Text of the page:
Omaha daily bee. (Omaha [Neb.]) 187?-1922, June 13, 1912, Page 3, Image 3

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Registration Act Subject of Lawsuit
in Howard County.
Lindsay Receives Appoint
ment aa Assistant Secretary
of Republican National
(From a Staff Correspondent.)
LINCOLN, June .-(Specials-Deputy
Attorney General Ayers returned
from St. Paul this morning, where he
appeared for the state in a case wherein
Frank lams, importer and breeder of
horses, obtained an injunction preventing
the state board of stallion inspectors
from inspecting his horses. Mr. lams
claims that the law passed by the last
legislature creating the board of stallion
inspectors is unconstitutional. John L.
Webster of Omaha, W. H. Thompson of
Grand Island and T. J. Doyle of Lincoln
appeared for Mr. lams. The court with
held its opinion until later.
Governor Aldrich and Food Commis
sioner Hansen went to eBatrice today
to address the state meeting of phar
macists, which is holding its session
Treasurer George is attending a meet
ing of the bankers for the fifth group,
which is being held in Central City today.
More Men in Broom Factory.
While not all the men called for in
the contract with the Lee Broom com
pany are at work there are less men idle
in the cells than at any time since the
outbreak. This is caused mostly by the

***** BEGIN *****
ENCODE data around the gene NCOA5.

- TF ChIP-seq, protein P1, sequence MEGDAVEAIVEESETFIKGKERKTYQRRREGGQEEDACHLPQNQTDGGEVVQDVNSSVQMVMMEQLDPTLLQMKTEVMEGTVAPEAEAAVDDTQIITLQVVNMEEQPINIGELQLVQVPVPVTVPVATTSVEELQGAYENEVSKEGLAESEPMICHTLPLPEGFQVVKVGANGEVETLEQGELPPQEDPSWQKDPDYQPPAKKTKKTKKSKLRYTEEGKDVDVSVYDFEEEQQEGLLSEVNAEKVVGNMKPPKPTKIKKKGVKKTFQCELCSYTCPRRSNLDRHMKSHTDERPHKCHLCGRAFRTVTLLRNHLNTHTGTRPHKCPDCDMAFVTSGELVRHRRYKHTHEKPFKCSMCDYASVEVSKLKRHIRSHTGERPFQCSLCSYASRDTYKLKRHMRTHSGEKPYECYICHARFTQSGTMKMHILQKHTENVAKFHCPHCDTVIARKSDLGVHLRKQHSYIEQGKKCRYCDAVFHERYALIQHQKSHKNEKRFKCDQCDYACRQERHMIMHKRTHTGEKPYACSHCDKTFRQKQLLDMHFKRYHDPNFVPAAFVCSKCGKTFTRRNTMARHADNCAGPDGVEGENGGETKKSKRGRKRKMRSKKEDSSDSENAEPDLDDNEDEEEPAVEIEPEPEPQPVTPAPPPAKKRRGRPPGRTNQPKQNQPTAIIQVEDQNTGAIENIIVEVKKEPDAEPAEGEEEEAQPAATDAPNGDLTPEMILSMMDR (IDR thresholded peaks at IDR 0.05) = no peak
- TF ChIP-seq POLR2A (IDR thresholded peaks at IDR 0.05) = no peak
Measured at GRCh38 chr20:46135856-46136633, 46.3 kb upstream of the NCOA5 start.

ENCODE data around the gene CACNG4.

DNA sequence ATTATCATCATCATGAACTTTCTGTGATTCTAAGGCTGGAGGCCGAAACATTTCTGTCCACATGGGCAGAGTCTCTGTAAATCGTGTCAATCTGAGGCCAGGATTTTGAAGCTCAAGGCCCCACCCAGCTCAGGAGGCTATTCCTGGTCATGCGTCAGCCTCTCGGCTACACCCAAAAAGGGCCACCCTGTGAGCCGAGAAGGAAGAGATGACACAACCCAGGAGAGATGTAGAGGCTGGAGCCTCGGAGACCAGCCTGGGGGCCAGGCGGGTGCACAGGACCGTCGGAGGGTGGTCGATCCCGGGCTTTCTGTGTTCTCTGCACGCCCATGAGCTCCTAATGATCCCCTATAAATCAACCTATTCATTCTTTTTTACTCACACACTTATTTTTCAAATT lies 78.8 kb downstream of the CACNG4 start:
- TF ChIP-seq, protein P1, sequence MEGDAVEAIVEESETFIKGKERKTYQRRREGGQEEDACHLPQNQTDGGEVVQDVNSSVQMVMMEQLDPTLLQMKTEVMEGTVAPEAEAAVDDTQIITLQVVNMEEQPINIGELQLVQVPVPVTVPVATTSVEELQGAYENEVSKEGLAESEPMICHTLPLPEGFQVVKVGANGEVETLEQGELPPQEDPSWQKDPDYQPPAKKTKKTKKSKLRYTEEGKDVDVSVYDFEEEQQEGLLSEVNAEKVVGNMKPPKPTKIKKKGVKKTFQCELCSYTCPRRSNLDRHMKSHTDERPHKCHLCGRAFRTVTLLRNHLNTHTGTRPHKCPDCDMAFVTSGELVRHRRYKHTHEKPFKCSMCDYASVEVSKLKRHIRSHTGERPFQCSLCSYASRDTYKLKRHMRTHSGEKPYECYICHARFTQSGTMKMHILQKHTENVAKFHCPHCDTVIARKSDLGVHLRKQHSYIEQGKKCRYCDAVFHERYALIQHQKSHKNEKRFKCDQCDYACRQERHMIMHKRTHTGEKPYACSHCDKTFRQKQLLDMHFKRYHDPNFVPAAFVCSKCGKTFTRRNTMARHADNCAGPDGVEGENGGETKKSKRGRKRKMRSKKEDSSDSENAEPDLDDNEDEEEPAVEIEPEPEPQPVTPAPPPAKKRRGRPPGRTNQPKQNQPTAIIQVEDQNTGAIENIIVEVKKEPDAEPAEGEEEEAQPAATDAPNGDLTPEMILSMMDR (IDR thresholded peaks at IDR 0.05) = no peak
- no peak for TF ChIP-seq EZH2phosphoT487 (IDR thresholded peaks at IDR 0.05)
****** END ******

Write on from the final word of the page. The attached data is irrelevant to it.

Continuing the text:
fact that work of different kinds has
been found for them elsewhere. A large
number are employed in the garden and
fari' work, some at the insane hospital
and this leaves practically few idle.
Work on the new well which has been
under advisement by the board of public
lands and buildings for the last two
weeks was started this morning. The
V work is being done by convicts. A new
Ifloor is being laid also in the ctjV
Y factory. "
Protest Phone Raises.
The railway commission is being flooded
with letters and protests covering the
merger of the Independent and Bell tele
phone companies regarding the raise In
rates in some localities. In Johnson
county the patrons of the company will
protest against a raise In rates from
2o cents to $1 a month. Rev. W. I. Doole
of Adams and J. E. Burns of the Farm
ers Elevator company of the same town
called this morning at the office of the
railway commission to gain what Infor
mation they could in the matter. While
the town of Adams is . in Gage county
it Is connected with the Johnson county
system and meetings have been held for
the purpose of sending in protests to the
Lindsay to Chicago.
More glory for Harry Lindsay, clerk of
the supreme court. He has Just received
notice that he has been appointed as
sistant secretary of the national repub
lican convention at Chicago. Harry
would like to furnish every man In
Nebraska a ticket into the Inner pre
cincts of the convention, but in order
that he hay not have tct. make embarrass
ing refusals, he started for Chicago
this evening before his friends discov
ered his appointment.
Supreme Court Opinions.
The following opinions were filed in
Supreme court: '
City Savings Bank against Thompson.
Reversed with instructions at costs of
defendant. Rose, J.; Barnes, J., concur separately; Sedgwick, J., dissenting;
Heese, C. J., and Hamer, J., concurring
in dissent.
Hill against Chamberlain. Affirmed.
Barnes, J.
68 Burroughs
The Westinghouse Elec
tric & Mfg. Co. has all
the facilities in the world
for testing the merits of